U.S.C. 605(b), as amended by the Small Business Regulatory Enforcement 
and Fairness Act of 1996 (SBREFA), DHS certifies that this rule will 
not have a significant impact on a substantial number of small 
entities. The rule would impose no duties or obligations on small 
entities. Further, the exemptions to the Privacy Act apply to 
individuals, and individuals are not covered entities under the RFA.
3. International Trade Impact Assessment
    This rulemaking will not constitute a barrier to international 
trade. The exemptions relate to criminal investigations and agency 
documentation and, therefore, do not create any new costs or barriers 
to trade.
4. Unfunded Mandates Assessment
    Title II of the Unfunded Mandates Reform Act of 1995 (UMRA), (Pub. 
L. 104-4, 109 Stat. 48), requires Federal agencies to assess the 
effects of certain regulatory actions on State, local, and tribal 
governments, and the private sector. This rulemaking will not impose an 
unfunded mandate on State, local, or tribal governments, or on the 
private sector.

B. Paperwork Reduction Act

    The Paperwork Reduction Act of 1995 (PRA) (44 U.S.C. 3501 et seq.) 
requires that DHS consider the impact of paperwork and other 
information collection burdens imposed on the public and, under the 
provisions of PRA section 3507(d), obtain approval from the Office of 
Management and Budget (OMB) for each collection of information it 
conducts, sponsors, or requires through regulations. DHS has determined 
that there are no current or new information collection requirements 
associated with this rule.

C. Executive Order 13132, Federalism

    This action will not have a substantial direct effect on the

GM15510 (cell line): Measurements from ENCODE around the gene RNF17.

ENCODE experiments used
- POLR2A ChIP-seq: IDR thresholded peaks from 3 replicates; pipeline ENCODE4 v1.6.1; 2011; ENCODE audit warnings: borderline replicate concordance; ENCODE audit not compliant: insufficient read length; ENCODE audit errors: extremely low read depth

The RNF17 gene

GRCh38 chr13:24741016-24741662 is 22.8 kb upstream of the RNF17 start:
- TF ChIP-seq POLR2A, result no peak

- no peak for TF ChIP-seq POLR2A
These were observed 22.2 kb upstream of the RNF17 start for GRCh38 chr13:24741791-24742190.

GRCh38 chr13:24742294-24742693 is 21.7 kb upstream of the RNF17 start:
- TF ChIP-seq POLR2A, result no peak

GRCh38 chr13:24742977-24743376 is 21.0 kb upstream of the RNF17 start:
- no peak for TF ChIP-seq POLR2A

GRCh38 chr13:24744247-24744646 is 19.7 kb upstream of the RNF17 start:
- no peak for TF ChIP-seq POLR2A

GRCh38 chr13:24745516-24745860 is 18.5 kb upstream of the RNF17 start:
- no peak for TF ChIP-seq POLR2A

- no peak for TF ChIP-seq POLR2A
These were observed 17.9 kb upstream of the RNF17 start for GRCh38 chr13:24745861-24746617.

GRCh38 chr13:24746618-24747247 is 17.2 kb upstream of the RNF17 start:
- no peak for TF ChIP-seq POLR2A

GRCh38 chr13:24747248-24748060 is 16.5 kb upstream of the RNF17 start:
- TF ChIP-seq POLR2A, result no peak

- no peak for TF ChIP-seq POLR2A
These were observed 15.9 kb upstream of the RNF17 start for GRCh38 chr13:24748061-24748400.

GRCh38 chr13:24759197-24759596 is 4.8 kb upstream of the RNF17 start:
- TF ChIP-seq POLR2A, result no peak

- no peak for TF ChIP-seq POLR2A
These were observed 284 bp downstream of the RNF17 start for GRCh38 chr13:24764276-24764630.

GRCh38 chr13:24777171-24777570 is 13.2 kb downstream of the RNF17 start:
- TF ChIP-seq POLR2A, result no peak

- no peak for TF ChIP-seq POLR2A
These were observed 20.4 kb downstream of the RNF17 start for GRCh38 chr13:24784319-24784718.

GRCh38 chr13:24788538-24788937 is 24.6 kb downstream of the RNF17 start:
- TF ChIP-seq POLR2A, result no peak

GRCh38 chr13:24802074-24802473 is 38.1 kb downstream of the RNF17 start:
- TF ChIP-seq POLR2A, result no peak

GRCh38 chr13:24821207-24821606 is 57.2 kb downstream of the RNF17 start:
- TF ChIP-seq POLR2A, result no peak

States, on the relationship between the national Government and the 
States, or on the distribution of power and responsibilities among the 
various levels of government, and therefore will not have federalism 
implications.

D. Environmental Analysis

    DHS has reviewed this action for purposes of the National 
Environmental Policy Act of 1969 (NEPA) (42 U.S.C. 4321-4347) and has 
determined that this action will not have a significant effect on the 
human environment.

E. Energy Impact

    The energy impact of this action has been assessed in accordance 
with the Energy Policy and Conservation Act (EPCA) Public Law 94-163, 
as amended (42 U.S.C. 6362). This rulemaking is not a major regulatory 
action under the provisions of the EPCA.

List of Subjects in 6 CFR Part 5

    Freedom of information; Privacy.

0
For the reasons stated in the preamble, DHS amends Chapter I of Title 
6, Code of Federal Regulations, as follows:

PART 5--DISCLOSURE OF RECORDS AND INFORMATION

0
1. The authority citation for Part 5 continues to read as follows:

    Authority: Pub. L. 107-296, 116 Stat. 2135, 6 U.S.C. 101 et 
seq.; 5 U.S.C. 301. Subpart A also issued under 5 U.S.C. 552.


0
2. At the end of Appendix C to Part 5, add the following new paragraph 
7 to read as follows:

Appendix C to Part 5--DHS Systems of Records Exempt From the Privacy 
Act

* * * * *
    7. The Office of Intelligence and Analysis (I&A) Enterprise 
Records System (ERS) consists of records including intelligence 
information and other properly acquired information received from 
agencies and

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components of the federal government, foreign governments, 
organizations or entities, international organizations, state and 
local government agencies (including law enforcement agencies), and 
private sector entities, as well as information provided by 
individuals, regardless of the medium used to submit the information 
or the agency to which it was submitted. This system also contains: 
Information regarding persons on watch lists with known or suspected 
links to terrorism; the results of intelligence analysis and 
reporting; ongoing law enforcement investigative information,